updated 11/9/2006 11:18:53 AM ET 2006-11-09T16:18:53

Wearing a traditional blue African shirt and flanked by guards, a former Congolese militia leader accused of using child soldiers to kill and mutilate his enemies appeared Thursday before judges who will decide if he will be the first person to stand trial at the International Criminal Court.

Thomas Lubanga, who denies the charges against him, identified himself to the three-judge panel as the former president of the armed group Union of Congolese Patriots.

Prosecutors say the group and its armed wing recruited children and trained them to kill members of rival tribes during the 1998-2002 Congo war, which drew in armies from a half-dozen African nations. If the children refused to fight, they were threatened with execution, the indictment against Lubanga alleges.

Lubanga was arrested in March 2005 in Congo and transferred to the Hague-based court a year later.

Defense lawyers call him a pacifist who attempted to restore calm in Congo’s lawless Ituri region.

If the panel decides Lubanga will stand trial, his would be the first case to be heard by the permanent war crimes tribunal, established in 2002.

Recruiting child soldiers
Lubanga is the only suspect in the court’s custody. Prosecutors say his case is key to focusing international attention on the widespread practice in Africa and other parts of the world of recruiting child soldiers, often by force. The United Nations estimates that 300,000 child soldiers are involved in conflicts around the world.

Prosecutors and defense lawyers were making their opening statements Thursday, along with lawyers for victims. The hearing is scheduled to take three weeks.

“Regardless of the outcome, this case will expose the destructiveness of forcing children to fight adult wars,” deputy prosecutor Fatou Bensouda told reporters Wednesday.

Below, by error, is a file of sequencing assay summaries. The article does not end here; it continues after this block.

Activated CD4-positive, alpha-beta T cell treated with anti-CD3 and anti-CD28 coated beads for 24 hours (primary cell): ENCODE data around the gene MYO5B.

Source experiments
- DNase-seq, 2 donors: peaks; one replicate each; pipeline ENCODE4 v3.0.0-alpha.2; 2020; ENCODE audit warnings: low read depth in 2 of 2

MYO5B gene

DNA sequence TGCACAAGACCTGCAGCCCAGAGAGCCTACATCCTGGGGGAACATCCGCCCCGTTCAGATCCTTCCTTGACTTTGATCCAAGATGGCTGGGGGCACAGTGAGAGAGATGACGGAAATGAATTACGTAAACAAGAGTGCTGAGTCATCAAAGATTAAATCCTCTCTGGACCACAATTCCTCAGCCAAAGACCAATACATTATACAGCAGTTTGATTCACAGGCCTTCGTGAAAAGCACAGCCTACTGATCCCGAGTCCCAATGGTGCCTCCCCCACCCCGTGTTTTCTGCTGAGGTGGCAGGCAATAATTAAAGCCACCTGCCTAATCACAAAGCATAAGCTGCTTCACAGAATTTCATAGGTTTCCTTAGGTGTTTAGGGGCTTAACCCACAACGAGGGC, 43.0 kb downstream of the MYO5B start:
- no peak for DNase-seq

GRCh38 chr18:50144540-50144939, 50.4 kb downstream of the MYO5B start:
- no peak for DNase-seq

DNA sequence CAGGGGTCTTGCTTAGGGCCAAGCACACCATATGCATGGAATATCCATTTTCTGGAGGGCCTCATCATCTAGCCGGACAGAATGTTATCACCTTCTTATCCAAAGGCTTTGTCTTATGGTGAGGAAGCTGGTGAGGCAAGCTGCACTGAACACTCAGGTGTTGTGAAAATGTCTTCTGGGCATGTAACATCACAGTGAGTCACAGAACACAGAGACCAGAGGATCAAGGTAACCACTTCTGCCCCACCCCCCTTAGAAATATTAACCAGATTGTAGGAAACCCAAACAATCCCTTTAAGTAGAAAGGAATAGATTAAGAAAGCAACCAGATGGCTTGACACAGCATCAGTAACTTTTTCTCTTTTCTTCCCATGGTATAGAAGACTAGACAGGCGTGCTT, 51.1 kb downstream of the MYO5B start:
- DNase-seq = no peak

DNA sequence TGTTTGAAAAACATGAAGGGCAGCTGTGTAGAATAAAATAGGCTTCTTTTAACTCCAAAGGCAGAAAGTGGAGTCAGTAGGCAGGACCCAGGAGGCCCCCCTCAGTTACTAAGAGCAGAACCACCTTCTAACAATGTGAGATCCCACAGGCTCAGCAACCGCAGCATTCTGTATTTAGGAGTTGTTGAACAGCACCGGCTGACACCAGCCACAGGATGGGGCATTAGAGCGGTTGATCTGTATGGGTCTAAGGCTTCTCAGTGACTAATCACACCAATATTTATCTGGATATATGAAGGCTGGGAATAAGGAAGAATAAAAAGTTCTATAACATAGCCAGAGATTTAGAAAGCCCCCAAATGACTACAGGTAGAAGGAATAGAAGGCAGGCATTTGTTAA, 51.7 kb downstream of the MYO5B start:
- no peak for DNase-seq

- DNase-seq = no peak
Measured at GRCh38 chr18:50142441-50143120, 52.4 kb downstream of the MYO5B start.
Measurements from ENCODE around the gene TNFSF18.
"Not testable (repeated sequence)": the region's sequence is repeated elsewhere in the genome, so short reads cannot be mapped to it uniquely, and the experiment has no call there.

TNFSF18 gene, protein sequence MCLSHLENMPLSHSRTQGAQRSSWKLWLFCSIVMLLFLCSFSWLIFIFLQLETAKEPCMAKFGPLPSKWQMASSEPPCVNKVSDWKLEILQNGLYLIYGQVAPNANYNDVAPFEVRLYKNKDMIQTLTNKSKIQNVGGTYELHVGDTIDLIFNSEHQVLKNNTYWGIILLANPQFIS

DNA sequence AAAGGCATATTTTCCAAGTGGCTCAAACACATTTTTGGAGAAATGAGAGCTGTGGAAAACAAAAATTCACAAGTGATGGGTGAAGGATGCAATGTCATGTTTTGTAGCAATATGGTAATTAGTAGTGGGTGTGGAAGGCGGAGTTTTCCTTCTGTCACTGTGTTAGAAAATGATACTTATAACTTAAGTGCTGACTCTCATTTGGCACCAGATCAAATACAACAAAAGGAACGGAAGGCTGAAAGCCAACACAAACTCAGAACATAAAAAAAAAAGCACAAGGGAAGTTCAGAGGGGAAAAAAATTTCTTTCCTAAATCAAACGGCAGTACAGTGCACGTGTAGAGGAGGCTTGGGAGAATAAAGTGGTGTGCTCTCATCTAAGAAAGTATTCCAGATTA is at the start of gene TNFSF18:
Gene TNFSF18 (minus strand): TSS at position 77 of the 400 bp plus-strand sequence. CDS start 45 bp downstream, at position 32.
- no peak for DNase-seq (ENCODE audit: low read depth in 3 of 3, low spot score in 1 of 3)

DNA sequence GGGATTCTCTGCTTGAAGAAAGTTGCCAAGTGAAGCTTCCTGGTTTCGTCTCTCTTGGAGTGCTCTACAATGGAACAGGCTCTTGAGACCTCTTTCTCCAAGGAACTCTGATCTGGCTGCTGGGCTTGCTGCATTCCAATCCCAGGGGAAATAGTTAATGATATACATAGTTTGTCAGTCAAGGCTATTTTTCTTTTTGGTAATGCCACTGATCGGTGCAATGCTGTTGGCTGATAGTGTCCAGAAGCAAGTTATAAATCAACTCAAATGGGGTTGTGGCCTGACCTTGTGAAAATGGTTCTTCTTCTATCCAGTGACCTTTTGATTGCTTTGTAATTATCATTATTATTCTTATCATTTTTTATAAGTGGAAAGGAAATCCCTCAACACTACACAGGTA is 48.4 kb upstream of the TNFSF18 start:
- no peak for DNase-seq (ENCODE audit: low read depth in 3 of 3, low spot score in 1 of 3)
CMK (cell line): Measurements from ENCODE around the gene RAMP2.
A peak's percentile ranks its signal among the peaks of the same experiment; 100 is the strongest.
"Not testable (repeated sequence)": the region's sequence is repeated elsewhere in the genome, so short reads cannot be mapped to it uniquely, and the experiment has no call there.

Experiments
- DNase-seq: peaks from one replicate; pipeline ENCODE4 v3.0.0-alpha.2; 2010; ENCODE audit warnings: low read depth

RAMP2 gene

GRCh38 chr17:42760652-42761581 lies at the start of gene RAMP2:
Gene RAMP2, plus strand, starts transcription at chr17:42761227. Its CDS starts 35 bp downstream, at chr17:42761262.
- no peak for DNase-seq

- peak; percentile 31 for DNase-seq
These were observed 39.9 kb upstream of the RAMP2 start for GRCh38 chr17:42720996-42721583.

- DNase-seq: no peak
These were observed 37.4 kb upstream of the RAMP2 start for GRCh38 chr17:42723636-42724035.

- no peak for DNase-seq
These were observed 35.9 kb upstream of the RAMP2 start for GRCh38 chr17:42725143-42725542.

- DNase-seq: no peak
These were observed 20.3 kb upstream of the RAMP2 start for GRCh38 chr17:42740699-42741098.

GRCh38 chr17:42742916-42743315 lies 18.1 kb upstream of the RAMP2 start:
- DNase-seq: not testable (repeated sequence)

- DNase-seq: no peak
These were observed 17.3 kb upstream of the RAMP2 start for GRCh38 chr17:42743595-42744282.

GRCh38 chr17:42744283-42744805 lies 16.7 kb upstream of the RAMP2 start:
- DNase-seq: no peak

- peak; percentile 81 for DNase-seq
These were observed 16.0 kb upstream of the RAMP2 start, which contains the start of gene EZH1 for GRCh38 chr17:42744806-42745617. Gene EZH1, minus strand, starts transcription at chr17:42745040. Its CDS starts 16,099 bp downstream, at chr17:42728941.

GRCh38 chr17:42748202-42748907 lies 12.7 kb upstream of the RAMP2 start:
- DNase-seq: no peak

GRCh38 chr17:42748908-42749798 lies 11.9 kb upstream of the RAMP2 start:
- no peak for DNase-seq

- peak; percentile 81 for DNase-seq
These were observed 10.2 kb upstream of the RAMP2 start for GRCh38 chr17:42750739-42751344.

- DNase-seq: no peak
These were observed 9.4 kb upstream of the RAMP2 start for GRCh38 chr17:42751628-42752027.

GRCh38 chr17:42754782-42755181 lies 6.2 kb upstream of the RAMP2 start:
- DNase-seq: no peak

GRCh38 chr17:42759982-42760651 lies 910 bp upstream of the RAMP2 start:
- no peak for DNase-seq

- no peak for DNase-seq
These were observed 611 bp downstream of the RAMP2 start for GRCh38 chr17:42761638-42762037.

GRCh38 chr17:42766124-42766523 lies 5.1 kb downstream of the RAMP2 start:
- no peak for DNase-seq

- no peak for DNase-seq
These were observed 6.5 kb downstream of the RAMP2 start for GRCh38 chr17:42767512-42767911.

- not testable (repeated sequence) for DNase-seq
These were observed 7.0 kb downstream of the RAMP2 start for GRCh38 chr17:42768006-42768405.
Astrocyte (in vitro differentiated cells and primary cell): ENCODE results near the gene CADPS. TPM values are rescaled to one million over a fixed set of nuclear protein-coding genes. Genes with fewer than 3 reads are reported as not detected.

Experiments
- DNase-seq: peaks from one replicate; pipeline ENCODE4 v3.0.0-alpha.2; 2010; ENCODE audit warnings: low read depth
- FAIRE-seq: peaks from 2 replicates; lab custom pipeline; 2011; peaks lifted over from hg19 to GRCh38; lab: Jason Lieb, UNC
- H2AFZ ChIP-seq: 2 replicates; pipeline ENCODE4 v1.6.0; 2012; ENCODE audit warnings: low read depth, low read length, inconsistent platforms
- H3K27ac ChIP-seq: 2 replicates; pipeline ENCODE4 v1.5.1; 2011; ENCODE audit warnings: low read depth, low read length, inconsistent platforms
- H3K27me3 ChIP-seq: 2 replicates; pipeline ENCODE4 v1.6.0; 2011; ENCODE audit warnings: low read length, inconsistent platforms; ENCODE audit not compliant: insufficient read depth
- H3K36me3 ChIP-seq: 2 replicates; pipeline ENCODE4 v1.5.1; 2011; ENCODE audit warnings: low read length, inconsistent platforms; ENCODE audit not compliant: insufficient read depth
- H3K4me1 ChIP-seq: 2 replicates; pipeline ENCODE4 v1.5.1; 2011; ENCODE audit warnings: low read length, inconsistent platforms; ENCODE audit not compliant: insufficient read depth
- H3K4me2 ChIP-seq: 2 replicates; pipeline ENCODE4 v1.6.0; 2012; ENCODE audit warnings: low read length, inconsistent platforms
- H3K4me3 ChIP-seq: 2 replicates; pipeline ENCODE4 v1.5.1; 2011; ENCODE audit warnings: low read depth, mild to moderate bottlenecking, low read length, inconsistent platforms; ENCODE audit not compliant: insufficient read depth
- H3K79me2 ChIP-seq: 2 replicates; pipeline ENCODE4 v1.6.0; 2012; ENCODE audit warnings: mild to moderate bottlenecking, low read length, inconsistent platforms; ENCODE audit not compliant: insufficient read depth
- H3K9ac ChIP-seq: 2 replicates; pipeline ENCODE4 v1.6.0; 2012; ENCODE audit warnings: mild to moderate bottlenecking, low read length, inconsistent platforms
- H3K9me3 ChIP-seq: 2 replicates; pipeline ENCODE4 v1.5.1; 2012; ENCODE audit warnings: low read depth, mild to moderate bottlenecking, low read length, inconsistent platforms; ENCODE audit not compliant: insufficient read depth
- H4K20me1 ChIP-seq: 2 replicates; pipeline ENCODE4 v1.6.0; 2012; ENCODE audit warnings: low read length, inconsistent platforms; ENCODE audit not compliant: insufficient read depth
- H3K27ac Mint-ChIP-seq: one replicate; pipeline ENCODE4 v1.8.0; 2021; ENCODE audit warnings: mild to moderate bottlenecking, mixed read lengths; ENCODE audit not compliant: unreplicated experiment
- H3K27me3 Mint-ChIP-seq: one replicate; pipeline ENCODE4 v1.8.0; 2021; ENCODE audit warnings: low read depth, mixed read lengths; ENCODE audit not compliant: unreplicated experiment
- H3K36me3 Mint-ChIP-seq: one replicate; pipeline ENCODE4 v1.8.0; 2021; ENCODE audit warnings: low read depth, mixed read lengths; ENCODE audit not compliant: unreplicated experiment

The hearing — almost a mini-trial — is meant to determine whether the evidence against Lubanga is strong enough to merit a full trial, which could last months. He faces a maximum life sentence if convicted.

The hearing marks the first time prosecutors have presented evidence to a panel of the court’s judges.

Victims finally have a voice
Attorneys representing victims will be present throughout the case and will be able to make opening and closing statements.

“It is simply a matter of great importance that this court allows victims to be heard and to be given the respect which was stripped from them at the time that they suffered as they did,” said victims’ lawyer George Gebbie.

Defense lawyers can challenge the evidence and cross-examine a witness who is expected to appear next week.

After the hearing, judges have 60 days to decide whether to proceed to a full trial, throw out the charges or order prosecutors to amend their charges.

“The hearing to confirm these important charges marks a milestone for the victims in Ituri,” Geraldine Mattioli of New York-based group Human Rights Watch said in a statement Wednesday.

“But these charges only begin to address the horrific acts committed,” she said. “If the ICC is going to have an impact on ending impunity in Ituri, the prosecutor must pursue more charges against Lubanga and target more perpetrators responsible for atrocities.”

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